Foreclosure in Florida is a judicial process, which means the lender (bank) has to file a civil lawsuit against the borrower for failing to pay the mortgage on the property. The lender cannot remove a borrower from the property without a judgment approved by the court. In July 2013, a new law was passed to speed up the foreclosure process in Florida.
This law can benefit both lenders and borrowers. For the lenders, it provides a faster foreclosure process. For the borrowers, it forces the lender to provide complete documentation to show how the lender is entitled to foreclose on the note and mortgage. It also shortens the statute of limitations for a lender to bring an action for deficiency judgment against the borrower from 5 years to 1 year.
The statute of limitations is the period of time within which a party must bring a legal action, or be forever barred from doing so. A deficiency judgment is the amount due to the lender after the foreclosure sale takes place and the property sells for less than the amount on the foreclosure judgment. The sale is then “deficient” as it failed to bring sufficient funds to cover the total debt. The lender has the option to file a lawsuit against the borrower for the deficiency, or the amount still owed from the “deficient” sale of the property.
Most borrowers are not aware of the many options they have in attempting to resolve a foreclosure. They can apply for a loan modification, a short sale or a deed-in-lieu. The Home Affordable Modification Program created by the Federal Government is one of the incentives lenders have to provide borrowers with a payment plan they can afford, allowing them to remain on the property and avoid foreclosure. A short sale is basically the sale of the property for an amount short of what would be sufficient to pay off all of the debts (liens) secured by the property.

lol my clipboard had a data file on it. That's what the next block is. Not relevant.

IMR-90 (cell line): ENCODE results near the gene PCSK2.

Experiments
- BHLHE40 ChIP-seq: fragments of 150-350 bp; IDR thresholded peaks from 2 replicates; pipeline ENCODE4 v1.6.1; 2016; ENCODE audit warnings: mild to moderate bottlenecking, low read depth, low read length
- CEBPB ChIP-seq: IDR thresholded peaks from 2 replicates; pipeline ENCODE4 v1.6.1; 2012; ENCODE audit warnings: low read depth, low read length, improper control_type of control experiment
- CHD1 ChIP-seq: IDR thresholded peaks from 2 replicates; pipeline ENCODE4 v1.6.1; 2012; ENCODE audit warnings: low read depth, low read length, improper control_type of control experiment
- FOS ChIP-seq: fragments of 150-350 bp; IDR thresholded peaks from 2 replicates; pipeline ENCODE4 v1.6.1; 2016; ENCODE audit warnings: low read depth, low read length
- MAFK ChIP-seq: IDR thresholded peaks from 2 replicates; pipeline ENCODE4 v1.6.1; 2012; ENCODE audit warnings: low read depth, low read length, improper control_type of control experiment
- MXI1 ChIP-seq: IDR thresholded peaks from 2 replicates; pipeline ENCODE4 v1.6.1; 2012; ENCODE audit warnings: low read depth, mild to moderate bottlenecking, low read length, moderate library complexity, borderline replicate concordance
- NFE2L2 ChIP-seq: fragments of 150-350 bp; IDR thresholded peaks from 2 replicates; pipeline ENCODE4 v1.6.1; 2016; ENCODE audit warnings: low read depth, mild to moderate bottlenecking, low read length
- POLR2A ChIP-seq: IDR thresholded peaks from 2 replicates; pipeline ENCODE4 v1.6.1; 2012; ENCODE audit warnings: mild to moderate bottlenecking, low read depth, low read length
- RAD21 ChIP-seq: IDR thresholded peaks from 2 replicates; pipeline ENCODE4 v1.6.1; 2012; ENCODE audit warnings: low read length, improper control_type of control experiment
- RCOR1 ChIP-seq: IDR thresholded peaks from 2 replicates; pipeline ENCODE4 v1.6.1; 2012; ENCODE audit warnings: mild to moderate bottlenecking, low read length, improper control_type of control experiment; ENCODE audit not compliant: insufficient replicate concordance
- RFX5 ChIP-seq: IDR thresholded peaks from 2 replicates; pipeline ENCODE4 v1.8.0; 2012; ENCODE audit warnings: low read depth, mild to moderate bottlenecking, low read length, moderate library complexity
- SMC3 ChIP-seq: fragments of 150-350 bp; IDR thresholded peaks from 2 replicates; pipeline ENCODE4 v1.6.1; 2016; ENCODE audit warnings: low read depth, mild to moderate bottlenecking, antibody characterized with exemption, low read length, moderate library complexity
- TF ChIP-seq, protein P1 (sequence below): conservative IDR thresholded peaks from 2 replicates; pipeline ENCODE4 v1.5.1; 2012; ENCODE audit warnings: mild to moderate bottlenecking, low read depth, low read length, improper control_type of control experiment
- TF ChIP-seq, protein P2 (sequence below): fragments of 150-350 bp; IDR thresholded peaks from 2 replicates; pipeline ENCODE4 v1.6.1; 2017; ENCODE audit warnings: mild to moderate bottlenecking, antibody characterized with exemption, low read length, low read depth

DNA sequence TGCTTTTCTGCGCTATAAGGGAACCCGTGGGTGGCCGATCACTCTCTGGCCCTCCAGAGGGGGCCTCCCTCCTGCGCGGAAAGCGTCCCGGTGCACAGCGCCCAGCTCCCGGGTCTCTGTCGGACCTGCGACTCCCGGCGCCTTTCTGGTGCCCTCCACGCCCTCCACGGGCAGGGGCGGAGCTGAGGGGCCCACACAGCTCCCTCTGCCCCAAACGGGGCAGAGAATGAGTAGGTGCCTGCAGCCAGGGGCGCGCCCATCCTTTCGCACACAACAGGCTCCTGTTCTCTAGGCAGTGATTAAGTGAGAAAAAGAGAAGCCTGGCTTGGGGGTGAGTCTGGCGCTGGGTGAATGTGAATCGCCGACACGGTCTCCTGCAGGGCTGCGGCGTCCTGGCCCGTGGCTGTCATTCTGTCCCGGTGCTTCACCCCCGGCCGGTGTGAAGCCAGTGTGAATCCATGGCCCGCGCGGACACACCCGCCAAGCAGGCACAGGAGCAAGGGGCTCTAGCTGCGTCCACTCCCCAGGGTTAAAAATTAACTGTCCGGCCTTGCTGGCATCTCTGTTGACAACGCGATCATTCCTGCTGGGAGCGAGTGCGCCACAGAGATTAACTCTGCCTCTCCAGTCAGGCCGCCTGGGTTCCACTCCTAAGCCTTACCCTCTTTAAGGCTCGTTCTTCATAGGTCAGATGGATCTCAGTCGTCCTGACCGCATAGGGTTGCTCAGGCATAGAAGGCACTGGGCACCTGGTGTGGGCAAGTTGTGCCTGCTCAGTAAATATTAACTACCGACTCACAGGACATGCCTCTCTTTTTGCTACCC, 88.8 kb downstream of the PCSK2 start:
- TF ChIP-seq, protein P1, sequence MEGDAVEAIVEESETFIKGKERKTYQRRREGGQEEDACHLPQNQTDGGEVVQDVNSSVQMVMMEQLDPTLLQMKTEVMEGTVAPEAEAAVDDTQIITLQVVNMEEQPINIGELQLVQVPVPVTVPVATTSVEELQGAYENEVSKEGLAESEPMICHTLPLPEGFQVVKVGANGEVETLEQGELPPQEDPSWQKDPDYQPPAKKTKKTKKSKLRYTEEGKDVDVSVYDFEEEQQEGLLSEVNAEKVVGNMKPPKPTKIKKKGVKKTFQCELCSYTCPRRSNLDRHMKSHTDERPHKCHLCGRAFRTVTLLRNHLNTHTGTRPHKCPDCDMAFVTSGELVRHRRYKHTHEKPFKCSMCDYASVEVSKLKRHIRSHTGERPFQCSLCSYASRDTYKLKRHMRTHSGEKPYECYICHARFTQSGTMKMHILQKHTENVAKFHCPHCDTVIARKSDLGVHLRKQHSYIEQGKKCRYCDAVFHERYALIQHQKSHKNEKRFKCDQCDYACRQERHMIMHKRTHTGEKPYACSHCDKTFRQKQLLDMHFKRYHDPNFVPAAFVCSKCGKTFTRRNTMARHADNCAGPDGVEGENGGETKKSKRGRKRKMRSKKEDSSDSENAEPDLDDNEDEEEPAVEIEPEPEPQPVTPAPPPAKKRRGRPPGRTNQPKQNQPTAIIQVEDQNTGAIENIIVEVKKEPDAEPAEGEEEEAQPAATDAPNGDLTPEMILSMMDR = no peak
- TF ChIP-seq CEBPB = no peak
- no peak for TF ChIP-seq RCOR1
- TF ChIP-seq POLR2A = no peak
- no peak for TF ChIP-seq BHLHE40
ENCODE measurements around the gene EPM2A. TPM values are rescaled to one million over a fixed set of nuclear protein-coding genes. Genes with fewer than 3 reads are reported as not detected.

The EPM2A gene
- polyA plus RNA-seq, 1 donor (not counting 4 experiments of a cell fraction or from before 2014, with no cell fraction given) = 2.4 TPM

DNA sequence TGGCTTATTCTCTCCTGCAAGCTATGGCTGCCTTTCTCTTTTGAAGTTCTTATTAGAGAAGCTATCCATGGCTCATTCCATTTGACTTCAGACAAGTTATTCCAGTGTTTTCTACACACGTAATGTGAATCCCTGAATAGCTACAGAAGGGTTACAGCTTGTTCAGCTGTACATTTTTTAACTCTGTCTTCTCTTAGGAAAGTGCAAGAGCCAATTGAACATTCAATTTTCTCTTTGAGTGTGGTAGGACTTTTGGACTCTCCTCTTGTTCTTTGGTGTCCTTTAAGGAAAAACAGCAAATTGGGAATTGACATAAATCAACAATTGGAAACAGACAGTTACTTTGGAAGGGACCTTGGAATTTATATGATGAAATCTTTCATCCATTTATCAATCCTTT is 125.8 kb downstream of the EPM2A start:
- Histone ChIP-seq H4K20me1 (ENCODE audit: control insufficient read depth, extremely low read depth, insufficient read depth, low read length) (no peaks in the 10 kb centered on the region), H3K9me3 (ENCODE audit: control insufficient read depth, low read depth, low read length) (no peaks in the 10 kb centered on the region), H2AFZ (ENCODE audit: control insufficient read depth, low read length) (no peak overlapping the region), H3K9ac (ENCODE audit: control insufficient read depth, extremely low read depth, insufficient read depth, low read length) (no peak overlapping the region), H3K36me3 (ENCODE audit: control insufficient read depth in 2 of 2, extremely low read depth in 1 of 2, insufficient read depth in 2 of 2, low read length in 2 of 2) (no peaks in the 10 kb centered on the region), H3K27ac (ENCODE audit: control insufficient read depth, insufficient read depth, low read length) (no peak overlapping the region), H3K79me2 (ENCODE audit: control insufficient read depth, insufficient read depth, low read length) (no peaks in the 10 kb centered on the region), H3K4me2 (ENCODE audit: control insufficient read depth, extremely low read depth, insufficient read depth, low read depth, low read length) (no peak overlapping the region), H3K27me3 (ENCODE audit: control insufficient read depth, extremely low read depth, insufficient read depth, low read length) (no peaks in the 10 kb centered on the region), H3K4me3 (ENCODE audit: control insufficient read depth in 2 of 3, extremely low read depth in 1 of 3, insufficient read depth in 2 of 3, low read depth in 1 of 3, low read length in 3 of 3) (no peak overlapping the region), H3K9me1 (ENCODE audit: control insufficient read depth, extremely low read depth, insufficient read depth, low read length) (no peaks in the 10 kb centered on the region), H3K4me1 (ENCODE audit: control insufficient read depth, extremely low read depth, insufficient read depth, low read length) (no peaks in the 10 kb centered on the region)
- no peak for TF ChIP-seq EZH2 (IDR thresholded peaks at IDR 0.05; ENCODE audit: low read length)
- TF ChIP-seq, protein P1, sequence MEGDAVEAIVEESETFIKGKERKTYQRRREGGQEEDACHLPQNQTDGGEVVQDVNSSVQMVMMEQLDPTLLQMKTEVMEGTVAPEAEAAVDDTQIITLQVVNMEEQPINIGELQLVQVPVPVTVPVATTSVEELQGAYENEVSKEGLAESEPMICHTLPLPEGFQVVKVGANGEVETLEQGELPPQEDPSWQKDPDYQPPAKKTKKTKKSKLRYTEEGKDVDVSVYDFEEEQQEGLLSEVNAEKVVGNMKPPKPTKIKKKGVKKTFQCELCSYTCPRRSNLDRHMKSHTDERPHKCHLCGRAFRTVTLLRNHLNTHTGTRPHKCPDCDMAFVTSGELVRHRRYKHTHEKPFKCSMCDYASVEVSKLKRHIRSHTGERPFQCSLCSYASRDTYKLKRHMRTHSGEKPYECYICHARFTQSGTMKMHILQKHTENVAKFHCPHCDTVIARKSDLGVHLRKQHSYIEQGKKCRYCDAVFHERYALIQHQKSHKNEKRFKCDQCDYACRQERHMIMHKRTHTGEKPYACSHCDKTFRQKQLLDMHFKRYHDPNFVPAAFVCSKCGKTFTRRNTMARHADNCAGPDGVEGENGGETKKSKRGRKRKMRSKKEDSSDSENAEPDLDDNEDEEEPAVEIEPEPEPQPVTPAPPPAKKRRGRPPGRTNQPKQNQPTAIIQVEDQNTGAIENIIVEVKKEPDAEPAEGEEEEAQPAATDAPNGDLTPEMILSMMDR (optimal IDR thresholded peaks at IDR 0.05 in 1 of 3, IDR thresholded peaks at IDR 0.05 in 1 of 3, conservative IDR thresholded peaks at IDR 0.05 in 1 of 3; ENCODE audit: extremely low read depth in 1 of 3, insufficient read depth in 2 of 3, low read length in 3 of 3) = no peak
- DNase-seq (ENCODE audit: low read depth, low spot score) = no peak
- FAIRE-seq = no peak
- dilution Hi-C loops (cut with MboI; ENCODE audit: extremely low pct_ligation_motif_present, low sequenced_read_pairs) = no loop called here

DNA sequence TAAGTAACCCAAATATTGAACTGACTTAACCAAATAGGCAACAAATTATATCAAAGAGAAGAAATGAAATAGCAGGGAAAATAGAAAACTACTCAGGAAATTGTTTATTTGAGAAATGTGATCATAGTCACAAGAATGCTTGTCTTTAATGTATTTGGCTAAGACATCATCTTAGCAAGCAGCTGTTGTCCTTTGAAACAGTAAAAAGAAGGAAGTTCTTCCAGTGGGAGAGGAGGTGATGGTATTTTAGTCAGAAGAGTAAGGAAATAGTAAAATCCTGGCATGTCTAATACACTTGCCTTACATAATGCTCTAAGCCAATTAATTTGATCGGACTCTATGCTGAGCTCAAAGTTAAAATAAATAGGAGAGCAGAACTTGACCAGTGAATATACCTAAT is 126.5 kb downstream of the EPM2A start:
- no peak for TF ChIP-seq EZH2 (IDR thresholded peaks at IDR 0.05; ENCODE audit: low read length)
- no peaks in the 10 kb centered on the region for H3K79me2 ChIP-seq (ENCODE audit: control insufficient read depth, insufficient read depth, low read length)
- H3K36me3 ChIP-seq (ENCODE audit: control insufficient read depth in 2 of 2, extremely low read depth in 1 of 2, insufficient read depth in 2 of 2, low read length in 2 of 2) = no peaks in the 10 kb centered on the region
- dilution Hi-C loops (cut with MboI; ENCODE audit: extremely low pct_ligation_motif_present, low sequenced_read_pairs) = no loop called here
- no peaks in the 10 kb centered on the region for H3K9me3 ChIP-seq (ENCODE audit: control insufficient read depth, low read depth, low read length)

The unpaid balance is the deficiency amount. The lender must agree to accept the short sale, but it does not release the borrower from the obligation as to the deficiency, unless agreed to by the lender. A deed-in-lieu is a deed (document) through which the borrower gives the property back to the lender in satisfaction of the debt, which could include a waiver of any deficiency obligations on the part of the borrower.
Attorney Marjorie Brunelli has years of experience in working with some of the largest lending institutions in the U.S. She will be able to assist you in either seeking a foreclosure judgment or defending against one. Contact her to schedule a consultation.